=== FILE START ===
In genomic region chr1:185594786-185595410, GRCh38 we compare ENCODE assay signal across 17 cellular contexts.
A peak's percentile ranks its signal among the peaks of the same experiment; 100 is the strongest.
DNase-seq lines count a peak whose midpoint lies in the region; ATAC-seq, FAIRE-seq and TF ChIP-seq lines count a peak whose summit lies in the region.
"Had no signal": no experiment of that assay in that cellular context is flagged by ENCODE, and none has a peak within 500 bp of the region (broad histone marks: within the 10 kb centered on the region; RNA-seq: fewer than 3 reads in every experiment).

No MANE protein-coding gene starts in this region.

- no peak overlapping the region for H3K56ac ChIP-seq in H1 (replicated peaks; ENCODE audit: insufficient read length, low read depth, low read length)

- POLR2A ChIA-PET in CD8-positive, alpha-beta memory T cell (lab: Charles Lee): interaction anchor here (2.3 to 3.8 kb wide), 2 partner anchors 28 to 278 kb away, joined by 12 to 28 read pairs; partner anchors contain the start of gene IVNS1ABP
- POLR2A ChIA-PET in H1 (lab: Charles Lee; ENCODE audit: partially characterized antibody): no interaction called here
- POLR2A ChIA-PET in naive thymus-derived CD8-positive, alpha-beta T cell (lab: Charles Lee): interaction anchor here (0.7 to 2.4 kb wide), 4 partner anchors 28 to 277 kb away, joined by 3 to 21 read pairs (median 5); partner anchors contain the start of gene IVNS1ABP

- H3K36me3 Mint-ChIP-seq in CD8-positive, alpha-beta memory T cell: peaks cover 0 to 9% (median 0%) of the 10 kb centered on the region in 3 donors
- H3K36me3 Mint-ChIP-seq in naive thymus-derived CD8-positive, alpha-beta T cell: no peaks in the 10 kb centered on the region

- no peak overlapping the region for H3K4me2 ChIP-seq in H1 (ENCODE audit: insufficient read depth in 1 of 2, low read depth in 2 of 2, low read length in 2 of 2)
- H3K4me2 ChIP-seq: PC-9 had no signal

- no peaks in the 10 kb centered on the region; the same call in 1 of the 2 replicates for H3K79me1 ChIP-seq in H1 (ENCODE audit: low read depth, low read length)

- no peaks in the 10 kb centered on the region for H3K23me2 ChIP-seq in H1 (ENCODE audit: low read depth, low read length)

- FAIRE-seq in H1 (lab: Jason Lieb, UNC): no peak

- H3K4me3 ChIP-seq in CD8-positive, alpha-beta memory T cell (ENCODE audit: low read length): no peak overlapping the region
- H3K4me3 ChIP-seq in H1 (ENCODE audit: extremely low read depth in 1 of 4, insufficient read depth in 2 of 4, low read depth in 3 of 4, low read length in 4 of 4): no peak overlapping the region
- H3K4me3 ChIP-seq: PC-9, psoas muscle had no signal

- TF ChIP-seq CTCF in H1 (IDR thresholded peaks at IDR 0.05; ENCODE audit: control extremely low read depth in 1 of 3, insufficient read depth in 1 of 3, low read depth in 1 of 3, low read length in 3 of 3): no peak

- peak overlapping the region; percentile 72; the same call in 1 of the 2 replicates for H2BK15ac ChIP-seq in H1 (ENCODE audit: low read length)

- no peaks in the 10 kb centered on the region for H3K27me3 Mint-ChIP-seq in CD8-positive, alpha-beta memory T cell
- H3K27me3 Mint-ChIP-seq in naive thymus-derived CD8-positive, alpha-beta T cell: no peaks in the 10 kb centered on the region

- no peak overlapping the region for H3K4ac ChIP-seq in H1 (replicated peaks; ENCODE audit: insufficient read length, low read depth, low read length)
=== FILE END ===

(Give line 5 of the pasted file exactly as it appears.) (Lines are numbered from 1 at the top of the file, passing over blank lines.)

No MANE protein-coding gene starts in this region.